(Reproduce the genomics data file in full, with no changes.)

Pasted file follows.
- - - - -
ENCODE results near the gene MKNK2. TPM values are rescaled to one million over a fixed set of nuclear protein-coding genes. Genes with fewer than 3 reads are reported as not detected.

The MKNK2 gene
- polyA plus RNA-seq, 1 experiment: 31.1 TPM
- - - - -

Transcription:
ENCODE results near the gene MKNK2. TPM values are rescaled to one million over a fixed set of nuclear protein-coding genes. Genes with fewer than 3 reads are reported as not detected.

The MKNK2 gene
- polyA plus RNA-seq, 1 experiment: 31.1 TPM